LOCKHART — It may be difficult to believe but Lockhart, South Carolina was once a thriving community with activities and excitement thought to be reserved for larger towns. The town was populated by people moving into the area from the North Carolina mountains who were seeking jobs as the industrial revolution came to the region. The people brought with them a real sense of community, a work ethic unparalleled anywhere and a spirit of neighbor helping neighbor. It was a culture so ingrained that it would be there for generations to come.
While the community had its own grocery and drug store, as well as other businesses of convenience, the people had two anchors that held them close. The church and the school. The spiritual commitment still remains strong which may be a statement of the fortitude there. Perhaps the area where one might expect significant change is the school and that has happened but not in a way one might assume. As the market for American made textiles gave way to foreign imports the mill suffered. The declining market gave way to its closing … a devastating blow to the town. The Milliken Plant, by far, was the majority source of employment and with its closing came a dwindling population. The people were forced to look outside their community for work but not all left. A core group found something in Lockhart that would hold them there. Some had to travel to other locations for work but their heads rested on pillows at home … in Lockhart. At night they no longer could listen to the hypnotic hum of the plant but they still could hear the lulling sound of the Broad River as the water rushed over the rocks.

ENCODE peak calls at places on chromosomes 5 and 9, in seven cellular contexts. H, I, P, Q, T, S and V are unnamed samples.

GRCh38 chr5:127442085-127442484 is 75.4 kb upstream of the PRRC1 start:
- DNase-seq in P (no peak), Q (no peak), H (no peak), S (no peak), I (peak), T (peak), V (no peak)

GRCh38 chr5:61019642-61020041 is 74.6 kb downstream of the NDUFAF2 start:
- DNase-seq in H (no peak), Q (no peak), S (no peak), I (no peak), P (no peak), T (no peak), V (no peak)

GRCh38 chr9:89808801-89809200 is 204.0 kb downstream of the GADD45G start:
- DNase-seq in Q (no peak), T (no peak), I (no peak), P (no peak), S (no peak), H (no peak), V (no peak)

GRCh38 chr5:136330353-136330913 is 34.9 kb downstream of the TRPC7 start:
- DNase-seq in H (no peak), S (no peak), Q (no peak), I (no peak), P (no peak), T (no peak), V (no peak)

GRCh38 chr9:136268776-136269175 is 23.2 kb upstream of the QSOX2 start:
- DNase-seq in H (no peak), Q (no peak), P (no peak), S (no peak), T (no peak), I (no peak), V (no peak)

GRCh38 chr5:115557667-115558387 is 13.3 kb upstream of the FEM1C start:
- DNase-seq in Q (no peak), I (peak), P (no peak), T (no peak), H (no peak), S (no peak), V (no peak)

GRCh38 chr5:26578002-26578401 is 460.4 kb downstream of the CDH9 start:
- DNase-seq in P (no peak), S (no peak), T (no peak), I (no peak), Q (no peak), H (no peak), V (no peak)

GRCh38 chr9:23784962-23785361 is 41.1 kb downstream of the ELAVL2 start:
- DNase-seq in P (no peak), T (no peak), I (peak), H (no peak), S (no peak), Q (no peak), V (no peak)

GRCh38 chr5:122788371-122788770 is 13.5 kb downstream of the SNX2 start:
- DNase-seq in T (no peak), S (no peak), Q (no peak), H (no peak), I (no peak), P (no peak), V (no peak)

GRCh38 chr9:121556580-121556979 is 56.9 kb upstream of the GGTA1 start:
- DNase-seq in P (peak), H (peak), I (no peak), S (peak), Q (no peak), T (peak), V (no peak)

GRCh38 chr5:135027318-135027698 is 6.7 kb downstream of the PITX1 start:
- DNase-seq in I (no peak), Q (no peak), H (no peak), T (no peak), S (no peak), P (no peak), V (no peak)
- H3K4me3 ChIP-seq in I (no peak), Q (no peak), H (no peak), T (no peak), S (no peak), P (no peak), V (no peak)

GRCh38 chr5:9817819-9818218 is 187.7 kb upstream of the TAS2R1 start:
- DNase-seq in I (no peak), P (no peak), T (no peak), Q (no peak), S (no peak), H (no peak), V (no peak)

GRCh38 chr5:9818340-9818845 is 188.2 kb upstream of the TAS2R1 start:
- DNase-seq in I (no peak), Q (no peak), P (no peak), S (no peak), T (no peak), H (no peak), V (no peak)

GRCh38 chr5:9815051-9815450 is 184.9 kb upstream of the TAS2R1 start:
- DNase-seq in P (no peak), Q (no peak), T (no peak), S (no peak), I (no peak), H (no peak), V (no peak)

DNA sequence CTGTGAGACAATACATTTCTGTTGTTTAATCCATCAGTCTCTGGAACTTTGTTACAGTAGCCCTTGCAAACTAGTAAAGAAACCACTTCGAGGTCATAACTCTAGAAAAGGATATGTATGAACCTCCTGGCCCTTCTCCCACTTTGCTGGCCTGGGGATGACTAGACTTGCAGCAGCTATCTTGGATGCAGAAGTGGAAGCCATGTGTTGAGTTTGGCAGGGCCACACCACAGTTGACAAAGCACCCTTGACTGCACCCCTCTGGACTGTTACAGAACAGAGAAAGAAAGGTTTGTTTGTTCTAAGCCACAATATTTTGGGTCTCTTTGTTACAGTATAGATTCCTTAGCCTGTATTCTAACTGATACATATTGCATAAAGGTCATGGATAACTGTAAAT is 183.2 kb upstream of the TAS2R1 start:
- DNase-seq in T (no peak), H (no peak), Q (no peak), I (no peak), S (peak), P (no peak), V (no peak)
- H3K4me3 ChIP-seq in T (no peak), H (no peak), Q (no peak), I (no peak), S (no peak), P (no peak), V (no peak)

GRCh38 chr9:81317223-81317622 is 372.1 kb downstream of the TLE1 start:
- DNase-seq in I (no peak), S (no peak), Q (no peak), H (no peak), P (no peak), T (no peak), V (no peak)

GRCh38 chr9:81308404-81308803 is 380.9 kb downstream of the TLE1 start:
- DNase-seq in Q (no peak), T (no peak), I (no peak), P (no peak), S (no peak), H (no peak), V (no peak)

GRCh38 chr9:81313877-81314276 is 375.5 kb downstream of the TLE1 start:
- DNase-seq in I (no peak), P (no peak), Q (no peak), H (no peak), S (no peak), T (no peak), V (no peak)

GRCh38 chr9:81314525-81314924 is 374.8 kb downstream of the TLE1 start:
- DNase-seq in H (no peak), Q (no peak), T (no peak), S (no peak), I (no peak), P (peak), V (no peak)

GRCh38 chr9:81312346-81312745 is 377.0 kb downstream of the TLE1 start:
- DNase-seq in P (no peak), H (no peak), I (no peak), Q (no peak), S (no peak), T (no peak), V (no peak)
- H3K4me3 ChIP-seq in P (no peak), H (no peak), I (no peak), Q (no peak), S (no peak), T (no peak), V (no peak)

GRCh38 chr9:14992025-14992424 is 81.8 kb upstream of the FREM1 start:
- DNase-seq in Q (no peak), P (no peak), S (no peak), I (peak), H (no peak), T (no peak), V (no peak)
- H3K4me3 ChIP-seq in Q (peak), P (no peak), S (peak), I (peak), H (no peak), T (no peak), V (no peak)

So one might ask, “What is it that keeps people there? What is the element of security that serves as a source of comfort?” The answer would be the same thing that attracted their ancestor a hundred years earlier. Back then a center for the community was the school. A place where children were educated and were taught valuable life lessons, not only by the teachers but people in the community. The school was a place of pride. Not much has changed in this respect.
Lockhart School principal Betsey Trakas points first to the community when she speaks of their successes. “We have some very special people who contribute of their time here.” One such volunteer group is called “Watch Dogs”…. Dogs meaning “Dads of Great Students.” This program calls for dads, and in some cases granddads or even an uncle, to give one day a year to the school. Mrs. Trakas says “the participants embrace the opportunity to give to the students. They may be on lunch duty or bus duty or a multitude of other things. We have one granddaddy who comes one day a week.” The obvious benefit is it relieves teachers of having to perform some of these task, freeing time for more academic preparation. Among other benefits Trakas says, “There seems to be an extra sense of security.”
The students love having the “town folks” around and a lot of bonding takes place. They learn from them and in many cases the lessons learned are not found in any academic study guide. Among things learned is a work ethic and that does not come from a lecture but rather by example.